Exceptional Colour Change Garnets Showing the Usambara Effect

Figure 1: Colour-change gemstones in daylight (always top left of the pairs) and incandescent light (always bottom right of the pairs). this picture has been combined from several pictures. the relative size of the stones is not maintained. the colours in daylight and incandescent light have been corrected (using Adobe Photoshop®) to best match the observed colours.

by Dr. M.S. Krzemnicki, first published in Facette 21 (February 2014)

Colour change, also known as“alexandrite effect” has been studied extensively since it was first described in 1831 for alexandrite (chromium-bearing variety of chrysoberyl) from Russia (von Pott, 1842). Since then, numerous minerals or gemstones with colour change have been documented (Figure 1), including corundum, spinel, zircon, fluorite, monazite, bastnäsite, garnet, diaspore, kyanite, epidote and kornerupine, to name a few.

Traditionally, we speak of a colour change when the main hue of a mineral in daylight differs from that seen in incandescent light (LMHC 2010, Infosheet No. 9). With the advent of new light sources (fluorescent and LED lamps), and recently with the ban of incandescent tungsten bulbs, this definition may need further specification in future. The main factors for observation of colour change in a gemstone/mineral are: a) two white light sources of distinctly different emission spectra (e.g. daylight versus incandescent light), b) a material that shows two transmission “windows” in its absorption spectrum separated by an absorption band at approximately 570 nm, c) an observer whose brain interprets the incoming residual light energies into an according colour sensation (White et al., 1967; Nassau, 1983; De Valois & Jacobs, 1984). Apart from colour change, there are further colour effects, which may considerably contribute to the colour perception of a mineral or gemstone, namely pleochroism (Liu et al. 1995) and the Usambara- effect (Halvorsen, 2006). Pleochroism describes the effect of different colours due to different selective absorption along the two or three vibrational directions within an anisotropic mineral (very distinct in alexandrite), whereas the Usambara effect is a colour change effect related to the path length of light transmitted in a stone (Halvorsen & Jensen 1997).

In 2013, we received for testing a few exceptionally large colour change garnets (50-100 ct) that showed a distinct and attractive colour change from brownish green in daylight to red in incandescent light (Figure 2). Based on the information of the suppliers of the stones, these came from southern Tanzania. Chemical and spectroscopic analyses confirmed that these garnets belong to the pyrope-spessartine solid solution series with marked concentrations of chromium and vanadium, well-known in literature to produce a colour change in garnet. We had analysed many similar garnets from East-Africa (Krzemnicki et al. 2001) in the past, but mostly in the range between 1 – 5 ct and only very rarely larger than 10 ct.

Figure 2: two colour change garnets (100 and 57 ct) in daylight (left) and incandescent light (right) showing a distinct colour change (alexandrite effect). note the reddish brown colour along the girdle in daylight (left) in both samples, which in fact is a result of the usambara effect. this brownish red colour is due to the “doubling” of the path length of light by internal reflections on certain pavilion facets .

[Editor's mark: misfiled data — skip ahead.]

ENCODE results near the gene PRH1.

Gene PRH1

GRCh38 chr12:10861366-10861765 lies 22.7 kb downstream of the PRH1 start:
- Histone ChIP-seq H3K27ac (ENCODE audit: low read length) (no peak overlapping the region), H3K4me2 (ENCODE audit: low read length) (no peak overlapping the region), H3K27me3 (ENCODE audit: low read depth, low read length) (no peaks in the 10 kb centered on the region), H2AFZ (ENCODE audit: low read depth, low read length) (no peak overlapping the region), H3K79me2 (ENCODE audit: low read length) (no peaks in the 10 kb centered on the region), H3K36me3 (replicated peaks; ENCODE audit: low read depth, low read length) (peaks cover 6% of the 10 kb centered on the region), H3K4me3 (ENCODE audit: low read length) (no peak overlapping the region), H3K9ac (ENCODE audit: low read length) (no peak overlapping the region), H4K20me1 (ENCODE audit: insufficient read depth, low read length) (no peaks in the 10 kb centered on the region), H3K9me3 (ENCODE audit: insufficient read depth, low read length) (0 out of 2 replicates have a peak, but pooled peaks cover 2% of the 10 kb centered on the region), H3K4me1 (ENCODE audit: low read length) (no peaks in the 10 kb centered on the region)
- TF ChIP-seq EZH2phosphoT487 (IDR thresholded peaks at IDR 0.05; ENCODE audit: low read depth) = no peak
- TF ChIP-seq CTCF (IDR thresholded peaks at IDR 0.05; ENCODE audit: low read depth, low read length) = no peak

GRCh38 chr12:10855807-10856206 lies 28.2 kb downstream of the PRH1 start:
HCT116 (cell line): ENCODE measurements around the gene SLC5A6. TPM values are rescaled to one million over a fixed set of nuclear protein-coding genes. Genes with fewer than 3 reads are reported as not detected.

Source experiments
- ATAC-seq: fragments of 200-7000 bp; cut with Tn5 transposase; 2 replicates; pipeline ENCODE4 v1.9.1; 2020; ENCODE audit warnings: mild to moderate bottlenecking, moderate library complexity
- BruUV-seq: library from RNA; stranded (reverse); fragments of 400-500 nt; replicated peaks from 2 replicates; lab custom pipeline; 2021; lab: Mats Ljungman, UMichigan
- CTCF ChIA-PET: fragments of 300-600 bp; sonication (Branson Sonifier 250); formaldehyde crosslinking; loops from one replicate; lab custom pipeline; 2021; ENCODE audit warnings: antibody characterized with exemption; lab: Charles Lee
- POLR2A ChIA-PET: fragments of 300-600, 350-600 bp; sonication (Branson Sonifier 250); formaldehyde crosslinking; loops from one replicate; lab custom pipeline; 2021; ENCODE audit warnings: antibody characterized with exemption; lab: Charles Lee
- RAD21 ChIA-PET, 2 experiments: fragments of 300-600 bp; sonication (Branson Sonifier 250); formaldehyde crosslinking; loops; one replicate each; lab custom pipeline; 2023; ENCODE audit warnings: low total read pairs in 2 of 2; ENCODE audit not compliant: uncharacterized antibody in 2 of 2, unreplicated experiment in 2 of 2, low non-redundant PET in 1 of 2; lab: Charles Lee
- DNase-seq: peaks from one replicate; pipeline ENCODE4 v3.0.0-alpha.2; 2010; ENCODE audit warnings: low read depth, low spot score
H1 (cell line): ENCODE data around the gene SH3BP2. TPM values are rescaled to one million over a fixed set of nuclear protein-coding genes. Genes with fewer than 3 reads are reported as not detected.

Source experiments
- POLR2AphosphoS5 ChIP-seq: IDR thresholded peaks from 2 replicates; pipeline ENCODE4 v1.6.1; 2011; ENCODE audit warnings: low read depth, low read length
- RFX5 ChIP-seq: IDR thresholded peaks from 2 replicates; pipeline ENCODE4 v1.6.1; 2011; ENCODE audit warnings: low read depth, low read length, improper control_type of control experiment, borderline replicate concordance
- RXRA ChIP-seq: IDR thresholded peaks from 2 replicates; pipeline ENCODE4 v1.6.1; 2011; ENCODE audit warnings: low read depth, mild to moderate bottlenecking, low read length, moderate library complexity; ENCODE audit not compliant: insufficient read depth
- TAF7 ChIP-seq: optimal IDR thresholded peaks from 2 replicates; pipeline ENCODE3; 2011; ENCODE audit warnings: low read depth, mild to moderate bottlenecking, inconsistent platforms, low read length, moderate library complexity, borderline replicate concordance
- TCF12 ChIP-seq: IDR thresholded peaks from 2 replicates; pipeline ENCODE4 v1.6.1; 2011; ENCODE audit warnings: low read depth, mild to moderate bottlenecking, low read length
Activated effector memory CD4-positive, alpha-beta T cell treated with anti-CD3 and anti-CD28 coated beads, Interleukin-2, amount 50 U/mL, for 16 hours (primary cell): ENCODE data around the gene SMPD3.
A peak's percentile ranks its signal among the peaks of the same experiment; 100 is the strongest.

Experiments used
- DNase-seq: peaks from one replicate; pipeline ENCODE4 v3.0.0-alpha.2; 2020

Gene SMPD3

Apart from their very outstanding size, these new samples showed another very attractive colour change effect, the so-called Usambara effect. This specific effect, first noted by Manson & Stockton (1984) as “colour-shift” on colour-changing garnets was only later fully described by Halvorsen & Jensen (1997) on Cr-bearing tourmaline from the Usumbara mountain range, and thus named the Usambara effect.  It describes the property of a material to change colour in relation to the path length that light travels through the material. In the case of our garnets of equally greenish colour in daylight, we can observe a dramatic change of their transmission colour into red when held together and illuminated with a strong light source from behind (Figure 3). This specific “colour change” is not related to different white light sources (as is the alexandrite effect, i.e. classical colour change), but is directly linked to the different path lengths that light travels through the material when viewed alone or when put together (resulting in a “doubling” of the path length).

Figure 3: Usambara effect (red transmission colour) shown with two superposed colour changing garnets (each brownish green in daylight). Garnets courtesy of anthony Brooke,
Gem Dreams ltd., Bangkok.
Figure 4: alexandrite in daylight showing a greenish colour and brownish to red facet reflections along the girdle due to its strong pleochroism.

Although garnets showing a classical colour change superposed by an Usambara effect have already been described (Manson & Stockton 1984), it is to our knowledge the first time, that this effect is so easy to see – even without superposition of a second stone. Due to their exceptionally large size, these colour-change garnets display a brownish-green colour in daylight in the main part below the table (+/- simple light transmission through the volume of the stone), but reddish facet reflections around the girdle as a result of increased (“doubled”) path lengths of light by internal reflections (Figure 2). This effect is not visible when illuminated by an incandescent light source, resulting in an overall reddish colour of the garnets due to their colour change (alexandrite effect).